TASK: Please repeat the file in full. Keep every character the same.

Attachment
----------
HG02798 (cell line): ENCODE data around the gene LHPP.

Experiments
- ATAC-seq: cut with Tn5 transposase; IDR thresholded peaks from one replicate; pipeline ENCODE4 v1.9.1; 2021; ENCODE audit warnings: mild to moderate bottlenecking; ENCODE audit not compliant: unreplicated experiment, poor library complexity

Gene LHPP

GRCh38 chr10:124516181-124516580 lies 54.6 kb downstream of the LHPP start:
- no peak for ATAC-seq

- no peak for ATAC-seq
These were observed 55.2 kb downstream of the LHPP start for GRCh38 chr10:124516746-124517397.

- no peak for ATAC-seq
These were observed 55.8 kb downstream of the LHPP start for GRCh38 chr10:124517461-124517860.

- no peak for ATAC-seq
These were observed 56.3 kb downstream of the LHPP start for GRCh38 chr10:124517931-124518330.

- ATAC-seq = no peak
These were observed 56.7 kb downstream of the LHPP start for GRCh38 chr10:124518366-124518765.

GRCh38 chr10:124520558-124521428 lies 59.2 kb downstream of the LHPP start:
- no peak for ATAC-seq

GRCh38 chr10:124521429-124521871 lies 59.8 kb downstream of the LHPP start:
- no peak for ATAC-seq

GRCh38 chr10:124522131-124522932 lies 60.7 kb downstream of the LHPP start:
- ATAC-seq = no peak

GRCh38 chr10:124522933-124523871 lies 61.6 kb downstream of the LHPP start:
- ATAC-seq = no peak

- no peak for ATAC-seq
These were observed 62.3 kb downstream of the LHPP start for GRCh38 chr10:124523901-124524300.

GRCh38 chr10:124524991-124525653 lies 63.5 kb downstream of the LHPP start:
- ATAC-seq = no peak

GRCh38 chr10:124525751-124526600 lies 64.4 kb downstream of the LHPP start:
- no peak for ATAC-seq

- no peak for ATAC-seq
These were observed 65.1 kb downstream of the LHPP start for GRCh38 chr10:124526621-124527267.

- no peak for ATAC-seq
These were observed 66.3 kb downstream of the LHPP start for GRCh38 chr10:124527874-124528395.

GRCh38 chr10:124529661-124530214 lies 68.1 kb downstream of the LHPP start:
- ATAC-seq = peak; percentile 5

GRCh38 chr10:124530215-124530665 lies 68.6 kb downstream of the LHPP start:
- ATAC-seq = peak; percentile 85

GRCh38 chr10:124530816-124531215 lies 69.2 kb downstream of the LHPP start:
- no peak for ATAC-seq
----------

HG02798 (cell line): ENCODE data around the gene LHPP.

Experiments
- ATAC-seq: cut with Tn5 transposase; IDR thresholded peaks from one replicate; pipeline ENCODE4 v1.9.1; 2021; ENCODE audit warnings: mild to moderate bottlenecking; ENCODE audit not compliant: unreplicated experiment, poor library complexity

Gene LHPP

GRCh38 chr10:124516181-124516580 lies 54.6 kb downstream of the LHPP start:
- no peak for ATAC-seq

- no peak for ATAC-seq
These were observed 55.2 kb downstream of the LHPP start for GRCh38 chr10:124516746-124517397.

- no peak for ATAC-seq
These were observed 55.8 kb downstream of the LHPP start for GRCh38 chr10:124517461-124517860.

- no peak for ATAC-seq
These were observed 56.3 kb downstream of the LHPP start for GRCh38 chr10:124517931-124518330.

- ATAC-seq = no peak
These were observed 56.7 kb downstream of the LHPP start for GRCh38 chr10:124518366-124518765.

GRCh38 chr10:124520558-124521428 lies 59.2 kb downstream of the LHPP start:
- no peak for ATAC-seq

GRCh38 chr10:124521429-124521871 lies 59.8 kb downstream of the LHPP start:
- no peak for ATAC-seq

GRCh38 chr10:124522131-124522932 lies 60.7 kb downstream of the LHPP start:
- ATAC-seq = no peak

GRCh38 chr10:124522933-124523871 lies 61.6 kb downstream of the LHPP start:
- ATAC-seq = no peak

- no peak for ATAC-seq
These were observed 62.3 kb downstream of the LHPP start for GRCh38 chr10:124523901-124524300.

GRCh38 chr10:124524991-124525653 lies 63.5 kb downstream of the LHPP start:
- ATAC-seq = no peak

GRCh38 chr10:124525751-124526600 lies 64.4 kb downstream of the LHPP start:
- no peak for ATAC-seq

- no peak for ATAC-seq
These were observed 65.1 kb downstream of the LHPP start for GRCh38 chr10:124526621-124527267.

- no peak for ATAC-seq
These were observed 66.3 kb downstream of the LHPP start for GRCh38 chr10:124527874-124528395.

GRCh38 chr10:124529661-124530214 lies 68.1 kb downstream of the LHPP start:
- ATAC-seq = peak; percentile 5

GRCh38 chr10:124530215-124530665 lies 68.6 kb downstream of the LHPP start:
- ATAC-seq = peak; percentile 85

GRCh38 chr10:124530816-124531215 lies 69.2 kb downstream of the LHPP start:
- no peak for ATAC-seq